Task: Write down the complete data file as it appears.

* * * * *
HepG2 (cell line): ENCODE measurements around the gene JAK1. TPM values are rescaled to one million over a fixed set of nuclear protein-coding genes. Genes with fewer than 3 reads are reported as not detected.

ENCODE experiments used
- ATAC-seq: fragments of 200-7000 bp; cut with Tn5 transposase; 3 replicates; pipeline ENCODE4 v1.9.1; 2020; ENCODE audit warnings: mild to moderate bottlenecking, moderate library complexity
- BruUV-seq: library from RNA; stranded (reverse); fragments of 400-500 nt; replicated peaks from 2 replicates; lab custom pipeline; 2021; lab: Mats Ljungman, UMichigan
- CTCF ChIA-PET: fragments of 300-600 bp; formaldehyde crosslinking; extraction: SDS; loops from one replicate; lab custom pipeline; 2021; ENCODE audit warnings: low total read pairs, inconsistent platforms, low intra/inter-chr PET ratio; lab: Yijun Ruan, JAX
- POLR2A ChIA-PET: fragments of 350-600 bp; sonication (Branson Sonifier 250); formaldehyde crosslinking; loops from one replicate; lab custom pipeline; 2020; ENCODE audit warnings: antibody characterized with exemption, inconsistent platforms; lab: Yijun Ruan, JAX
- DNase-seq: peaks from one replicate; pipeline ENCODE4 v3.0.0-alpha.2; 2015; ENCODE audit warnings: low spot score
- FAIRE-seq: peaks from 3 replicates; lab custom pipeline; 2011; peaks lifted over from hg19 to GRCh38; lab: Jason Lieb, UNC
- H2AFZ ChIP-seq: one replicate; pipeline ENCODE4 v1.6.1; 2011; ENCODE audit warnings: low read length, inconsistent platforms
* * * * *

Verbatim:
HepG2 (cell line): ENCODE measurements around the gene JAK1. TPM values are rescaled to one million over a fixed set of nuclear protein-coding genes. Genes with fewer than 3 reads are reported as not detected.

ENCODE experiments used
- ATAC-seq: fragments of 200-7000 bp; cut with Tn5 transposase; 3 replicates; pipeline ENCODE4 v1.9.1; 2020; ENCODE audit warnings: mild to moderate bottlenecking, moderate library complexity
- BruUV-seq: library from RNA; stranded (reverse); fragments of 400-500 nt; replicated peaks from 2 replicates; lab custom pipeline; 2021; lab: Mats Ljungman, UMichigan
- CTCF ChIA-PET: fragments of 300-600 bp; formaldehyde crosslinking; extraction: SDS; loops from one replicate; lab custom pipeline; 2021; ENCODE audit warnings: low total read pairs, inconsistent platforms, low intra/inter-chr PET ratio; lab: Yijun Ruan, JAX
- POLR2A ChIA-PET: fragments of 350-600 bp; sonication (Branson Sonifier 250); formaldehyde crosslinking; loops from one replicate; lab custom pipeline; 2020; ENCODE audit warnings: antibody characterized with exemption, inconsistent platforms; lab: Yijun Ruan, JAX
- DNase-seq: peaks from one replicate; pipeline ENCODE4 v3.0.0-alpha.2; 2015; ENCODE audit warnings: low spot score
- FAIRE-seq: peaks from 3 replicates; lab custom pipeline; 2011; peaks lifted over from hg19 to GRCh38; lab: Jason Lieb, UNC
- H2AFZ ChIP-seq: one replicate; pipeline ENCODE4 v1.6.1; 2011; ENCODE audit warnings: low read length, inconsistent platforms